Saturday, 31 July 2021

a fire in the night

There are few words and phrases to which revulsion is an almost instinctive reflex, where the idea behind the word or phrase is so repugnant that the reaction of most people is to avert their eyes and nervously change the subject. Although most concepts are capable of bearing more than one interpretation, of being evaluated from more than one point of view, some ideas are so far beyond the limits of basic human decency that outrage is the only acceptable human response.

Terrorism is one such word. It’s not a word that people want to hear; it’s not an activity that they want to hear about. It’s someone else’s problem. But there is a price to pay for drawing the curtains and pretending that you can shut out the world, because if you don’t understand a problem, then you cannot begin to understand how to solve it.

American presidents, who are in the best position to attempt such a solution, clearly do not try to shut out the world. They don’t need to. They can do very much whatever they want to do. Whatever they want to do in terms of direct action, that is. In terms of action that is designed to achieve a given end, the record is less impressive. The American military juggernaut may have squashed the al-Qaeda training camps and toppled the hated Taliban from power in Afghanistan in 2001, but this has done nothing to weaken support for al-Qaeda by the poor and oppressed throughout the Middle East. How could it? To combat terrorism, you first have to understand why it happens, which American leaders have singularly failed to do. This is not to excuse the use of random violence, in any circumstances. There is no excuse.

That is to say, there is no excuse from the comfort of our middle-class armchairs. But place yourself in the mind of a young Palestinian: late teens; limited education; no job prospects; surrounded by fanatical clerics. The Israeli Army plays its part in moulding the finished product as it brutalizes the populations of the West Bank and Gaza, tearing down the houses of suspected militants, targeting known militants for summary execution, and arresting whomsoever it pleases. The clerics wouldn’t have to try too hard to convince such a young man who their enemy was and—the next logical step—how best to fight back.

Thus far, I’ve not attempted to actually define terrorism. Most people believe that they can recognize the phenomenon when they see it. Surprisingly, however, a definition that satisfies all parties to the debate is more elusive than you might think. The attacks on the World Trade Center and the Pentagon on 11th September 2001 were clearly acts of terrorism, but this is an extreme case and so is easy to categorize. However, although terrorism may be easy to recognize in its most extreme manifestations, where the moral imperative behind the action is as abhorrent to the vast majority as the action itself, you will quickly become submerged in a morass of moral relativism and conflicting interpretations of the same event once you move away from the simple distinctions of those extremes.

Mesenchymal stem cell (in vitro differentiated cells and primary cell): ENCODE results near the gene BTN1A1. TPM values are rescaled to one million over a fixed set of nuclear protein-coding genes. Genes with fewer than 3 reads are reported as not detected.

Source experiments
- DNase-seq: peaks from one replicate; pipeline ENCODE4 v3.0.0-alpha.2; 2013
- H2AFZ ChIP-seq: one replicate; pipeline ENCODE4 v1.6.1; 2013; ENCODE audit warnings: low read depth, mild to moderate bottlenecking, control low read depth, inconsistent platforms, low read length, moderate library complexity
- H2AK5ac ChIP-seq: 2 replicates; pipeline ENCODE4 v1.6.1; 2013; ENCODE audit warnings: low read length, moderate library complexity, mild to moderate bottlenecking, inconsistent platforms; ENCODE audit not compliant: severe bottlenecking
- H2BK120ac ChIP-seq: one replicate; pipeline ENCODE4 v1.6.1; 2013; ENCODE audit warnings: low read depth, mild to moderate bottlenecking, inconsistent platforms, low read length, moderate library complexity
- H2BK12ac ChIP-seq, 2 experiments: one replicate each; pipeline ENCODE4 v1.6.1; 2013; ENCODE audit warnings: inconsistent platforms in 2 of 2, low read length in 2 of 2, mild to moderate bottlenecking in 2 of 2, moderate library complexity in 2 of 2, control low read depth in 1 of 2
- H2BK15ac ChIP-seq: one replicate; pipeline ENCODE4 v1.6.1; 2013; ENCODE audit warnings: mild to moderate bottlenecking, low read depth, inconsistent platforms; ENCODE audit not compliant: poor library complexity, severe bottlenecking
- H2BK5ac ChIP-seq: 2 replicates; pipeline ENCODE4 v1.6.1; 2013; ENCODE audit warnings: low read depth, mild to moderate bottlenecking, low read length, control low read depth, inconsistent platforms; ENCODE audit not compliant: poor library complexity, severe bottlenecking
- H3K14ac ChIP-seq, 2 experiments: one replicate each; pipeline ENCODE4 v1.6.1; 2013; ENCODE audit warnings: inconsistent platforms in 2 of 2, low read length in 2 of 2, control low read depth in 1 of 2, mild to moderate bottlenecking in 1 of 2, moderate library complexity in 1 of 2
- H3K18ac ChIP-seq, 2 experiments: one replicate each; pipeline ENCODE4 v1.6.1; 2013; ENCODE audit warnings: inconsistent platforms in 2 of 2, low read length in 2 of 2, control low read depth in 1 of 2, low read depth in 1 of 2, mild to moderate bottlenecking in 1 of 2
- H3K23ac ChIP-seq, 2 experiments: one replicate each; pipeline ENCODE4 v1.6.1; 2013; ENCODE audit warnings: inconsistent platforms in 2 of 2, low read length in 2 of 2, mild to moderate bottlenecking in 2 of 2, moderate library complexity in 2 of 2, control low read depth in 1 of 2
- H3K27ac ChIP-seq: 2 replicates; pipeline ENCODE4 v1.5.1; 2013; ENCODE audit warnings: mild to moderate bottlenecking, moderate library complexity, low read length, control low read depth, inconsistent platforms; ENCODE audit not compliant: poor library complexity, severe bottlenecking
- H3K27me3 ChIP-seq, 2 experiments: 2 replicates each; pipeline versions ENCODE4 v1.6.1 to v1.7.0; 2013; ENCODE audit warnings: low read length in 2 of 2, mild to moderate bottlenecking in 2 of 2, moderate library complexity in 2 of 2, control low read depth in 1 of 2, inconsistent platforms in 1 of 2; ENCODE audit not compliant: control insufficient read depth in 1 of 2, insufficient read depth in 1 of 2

At the opposite pole to the attacks by al-Qaeda on the United States, the assassination of Archduke Franz Ferdinand in Sarajevo in 1914 by Gavrilo Princip, a Bosnian Serb nationalist, precipitated the greatest war in the history of the human race to that time and could also be categorized as an act of terrorism, if we take terrorism to include the targeted murder of a public figure by members of a dissident group.

However, if we accept this partial definition, what are we to make of the assassination of Reinhard Heydrich by Czech partisans in Prague in 1940? Few would fail to applaud such an action, even though in the event it cost the existence of the village of Lidice and its inhabitants. It is important to see the distinction between these two examples, because it illustrates the definitional quagmire that we are on the point of falling into. It is this: if we applaud the assassination of the Nazi gauleiter, then we are saying in effect that anything is permissible provided that the cause is just. But who defines the justice of a cause? The only moral position that one can take in such a situation is that nothing justifies murder, however acute the grievance, but then you would have to be prepared to die for such a belief. That takes a lot of doing, but as we are all learning to our cost, some are indeed prepared to do precisely that, even if it involves the death of hundreds of innocent bystanders.